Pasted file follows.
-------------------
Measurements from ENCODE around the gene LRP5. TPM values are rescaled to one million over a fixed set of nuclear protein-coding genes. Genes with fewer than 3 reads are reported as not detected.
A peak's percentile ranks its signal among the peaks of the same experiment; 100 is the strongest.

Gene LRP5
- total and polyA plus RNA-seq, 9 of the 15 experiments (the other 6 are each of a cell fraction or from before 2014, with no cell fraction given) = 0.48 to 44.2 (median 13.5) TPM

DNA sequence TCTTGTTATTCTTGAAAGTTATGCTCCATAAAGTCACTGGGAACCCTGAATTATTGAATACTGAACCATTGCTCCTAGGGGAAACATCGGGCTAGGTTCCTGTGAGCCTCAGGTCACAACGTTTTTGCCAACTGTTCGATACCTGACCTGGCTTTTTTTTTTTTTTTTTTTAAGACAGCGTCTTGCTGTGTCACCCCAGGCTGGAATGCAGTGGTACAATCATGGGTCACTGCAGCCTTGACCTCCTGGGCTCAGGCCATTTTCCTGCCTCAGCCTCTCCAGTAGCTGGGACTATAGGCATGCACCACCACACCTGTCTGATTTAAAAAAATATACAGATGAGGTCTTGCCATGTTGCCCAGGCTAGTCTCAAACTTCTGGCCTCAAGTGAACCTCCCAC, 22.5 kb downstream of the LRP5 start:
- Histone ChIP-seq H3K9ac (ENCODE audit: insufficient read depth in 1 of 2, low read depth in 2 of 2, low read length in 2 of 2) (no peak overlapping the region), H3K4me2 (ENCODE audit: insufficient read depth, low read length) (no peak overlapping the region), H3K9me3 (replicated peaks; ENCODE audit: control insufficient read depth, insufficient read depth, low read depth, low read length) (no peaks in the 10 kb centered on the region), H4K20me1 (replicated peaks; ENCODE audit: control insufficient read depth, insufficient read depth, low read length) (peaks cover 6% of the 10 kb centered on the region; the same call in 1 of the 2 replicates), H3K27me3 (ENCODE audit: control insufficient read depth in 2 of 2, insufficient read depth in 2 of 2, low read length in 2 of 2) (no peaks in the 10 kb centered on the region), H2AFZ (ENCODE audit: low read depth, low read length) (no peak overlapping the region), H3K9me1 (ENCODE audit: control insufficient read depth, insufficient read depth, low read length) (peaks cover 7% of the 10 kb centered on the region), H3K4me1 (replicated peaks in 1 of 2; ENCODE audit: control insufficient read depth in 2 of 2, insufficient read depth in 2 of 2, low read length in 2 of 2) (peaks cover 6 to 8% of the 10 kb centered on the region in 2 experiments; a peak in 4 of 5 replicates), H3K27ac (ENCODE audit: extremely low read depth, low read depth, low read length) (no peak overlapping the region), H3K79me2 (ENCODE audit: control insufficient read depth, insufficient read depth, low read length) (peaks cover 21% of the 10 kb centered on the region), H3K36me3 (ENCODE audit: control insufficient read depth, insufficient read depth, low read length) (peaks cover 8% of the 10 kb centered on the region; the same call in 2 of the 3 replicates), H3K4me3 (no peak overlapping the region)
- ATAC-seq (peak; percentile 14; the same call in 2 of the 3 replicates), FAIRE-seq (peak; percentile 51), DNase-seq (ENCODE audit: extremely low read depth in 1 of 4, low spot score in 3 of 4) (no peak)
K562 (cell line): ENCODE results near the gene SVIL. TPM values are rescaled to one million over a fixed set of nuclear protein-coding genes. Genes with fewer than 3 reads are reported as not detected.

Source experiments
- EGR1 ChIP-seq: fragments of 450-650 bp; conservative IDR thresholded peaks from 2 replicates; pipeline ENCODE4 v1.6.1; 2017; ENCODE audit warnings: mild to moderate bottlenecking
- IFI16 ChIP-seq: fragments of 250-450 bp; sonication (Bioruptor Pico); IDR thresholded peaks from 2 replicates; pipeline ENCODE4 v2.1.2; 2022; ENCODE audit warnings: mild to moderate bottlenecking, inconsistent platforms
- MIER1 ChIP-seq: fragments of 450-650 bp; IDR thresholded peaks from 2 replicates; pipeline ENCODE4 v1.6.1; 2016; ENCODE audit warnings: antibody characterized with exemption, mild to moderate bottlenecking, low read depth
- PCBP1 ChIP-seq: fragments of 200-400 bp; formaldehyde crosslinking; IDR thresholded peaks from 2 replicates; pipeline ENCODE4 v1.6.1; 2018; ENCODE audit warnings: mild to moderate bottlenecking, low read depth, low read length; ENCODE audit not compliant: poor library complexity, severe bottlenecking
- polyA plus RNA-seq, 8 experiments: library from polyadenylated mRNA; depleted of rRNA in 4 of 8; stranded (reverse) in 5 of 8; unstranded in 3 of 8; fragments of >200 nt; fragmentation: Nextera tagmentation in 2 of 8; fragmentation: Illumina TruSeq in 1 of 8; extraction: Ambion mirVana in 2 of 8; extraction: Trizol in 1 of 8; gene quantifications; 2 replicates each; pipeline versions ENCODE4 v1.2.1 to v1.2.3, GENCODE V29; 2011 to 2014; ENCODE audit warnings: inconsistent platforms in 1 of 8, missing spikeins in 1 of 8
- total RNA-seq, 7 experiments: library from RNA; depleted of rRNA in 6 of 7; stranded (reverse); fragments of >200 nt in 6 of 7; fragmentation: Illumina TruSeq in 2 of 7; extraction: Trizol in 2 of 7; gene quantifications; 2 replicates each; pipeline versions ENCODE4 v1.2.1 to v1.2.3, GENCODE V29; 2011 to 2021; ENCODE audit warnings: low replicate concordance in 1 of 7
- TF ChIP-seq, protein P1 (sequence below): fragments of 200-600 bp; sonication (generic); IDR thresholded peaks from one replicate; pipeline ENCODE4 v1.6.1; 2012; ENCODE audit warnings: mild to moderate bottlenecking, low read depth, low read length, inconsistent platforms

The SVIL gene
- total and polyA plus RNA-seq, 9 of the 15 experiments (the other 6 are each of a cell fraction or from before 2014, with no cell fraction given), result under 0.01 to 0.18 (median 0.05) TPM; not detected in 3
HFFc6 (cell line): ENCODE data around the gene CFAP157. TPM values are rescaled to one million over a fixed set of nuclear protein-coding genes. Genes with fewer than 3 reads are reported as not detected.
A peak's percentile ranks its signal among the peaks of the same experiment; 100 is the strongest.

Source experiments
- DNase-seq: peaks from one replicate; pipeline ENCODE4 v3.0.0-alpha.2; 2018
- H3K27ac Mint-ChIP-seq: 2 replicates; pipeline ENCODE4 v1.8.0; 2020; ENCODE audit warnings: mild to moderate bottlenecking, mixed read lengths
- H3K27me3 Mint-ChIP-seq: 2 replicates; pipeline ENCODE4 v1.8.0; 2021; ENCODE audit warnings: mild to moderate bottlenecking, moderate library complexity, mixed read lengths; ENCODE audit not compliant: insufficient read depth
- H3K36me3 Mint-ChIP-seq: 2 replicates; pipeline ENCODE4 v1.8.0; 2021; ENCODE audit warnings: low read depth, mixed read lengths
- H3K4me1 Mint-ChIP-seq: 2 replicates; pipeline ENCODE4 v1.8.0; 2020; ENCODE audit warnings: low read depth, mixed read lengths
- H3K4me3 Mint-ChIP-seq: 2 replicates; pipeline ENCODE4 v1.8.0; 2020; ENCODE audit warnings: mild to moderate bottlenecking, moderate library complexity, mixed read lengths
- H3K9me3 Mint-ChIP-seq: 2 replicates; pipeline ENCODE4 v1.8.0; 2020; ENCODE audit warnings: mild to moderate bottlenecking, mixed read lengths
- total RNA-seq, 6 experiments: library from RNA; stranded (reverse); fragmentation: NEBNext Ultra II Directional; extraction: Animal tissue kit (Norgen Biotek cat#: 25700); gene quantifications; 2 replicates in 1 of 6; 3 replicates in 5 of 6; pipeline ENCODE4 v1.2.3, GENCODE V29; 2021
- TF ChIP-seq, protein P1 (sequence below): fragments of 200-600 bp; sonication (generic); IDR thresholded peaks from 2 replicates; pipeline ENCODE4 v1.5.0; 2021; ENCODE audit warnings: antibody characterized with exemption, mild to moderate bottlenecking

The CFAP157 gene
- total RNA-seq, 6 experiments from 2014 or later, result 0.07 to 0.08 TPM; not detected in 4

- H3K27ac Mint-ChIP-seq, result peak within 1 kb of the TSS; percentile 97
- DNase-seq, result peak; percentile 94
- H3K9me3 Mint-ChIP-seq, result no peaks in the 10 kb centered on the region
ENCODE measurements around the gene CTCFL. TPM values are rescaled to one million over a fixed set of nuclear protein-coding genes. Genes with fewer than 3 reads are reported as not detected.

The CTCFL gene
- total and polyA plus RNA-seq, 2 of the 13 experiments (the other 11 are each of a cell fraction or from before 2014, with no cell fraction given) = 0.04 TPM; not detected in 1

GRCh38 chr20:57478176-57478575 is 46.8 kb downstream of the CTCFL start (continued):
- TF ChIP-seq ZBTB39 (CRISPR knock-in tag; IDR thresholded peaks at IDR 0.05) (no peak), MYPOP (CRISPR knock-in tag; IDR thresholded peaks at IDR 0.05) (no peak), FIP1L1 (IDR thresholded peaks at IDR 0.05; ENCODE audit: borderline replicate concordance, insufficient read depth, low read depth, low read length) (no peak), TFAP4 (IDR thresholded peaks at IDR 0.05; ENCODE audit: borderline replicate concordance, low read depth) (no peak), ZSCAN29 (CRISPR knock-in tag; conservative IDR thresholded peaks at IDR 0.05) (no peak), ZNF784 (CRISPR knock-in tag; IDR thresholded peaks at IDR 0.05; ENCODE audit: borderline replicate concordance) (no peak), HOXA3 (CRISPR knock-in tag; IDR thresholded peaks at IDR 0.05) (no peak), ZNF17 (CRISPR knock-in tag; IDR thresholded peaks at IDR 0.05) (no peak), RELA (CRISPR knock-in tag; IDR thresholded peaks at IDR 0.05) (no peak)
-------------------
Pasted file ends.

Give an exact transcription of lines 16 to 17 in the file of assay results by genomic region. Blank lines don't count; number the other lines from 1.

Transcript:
- TF ChIP-seq, protein P1 (sequence below): fragments of 200-600 bp; sonication (generic); IDR thresholded peaks from one replicate; pipeline ENCODE4 v1.6.1; 2012; ENCODE audit warnings: mild to moderate bottlenecking, low read depth, low read length, inconsistent platforms

The SVIL gene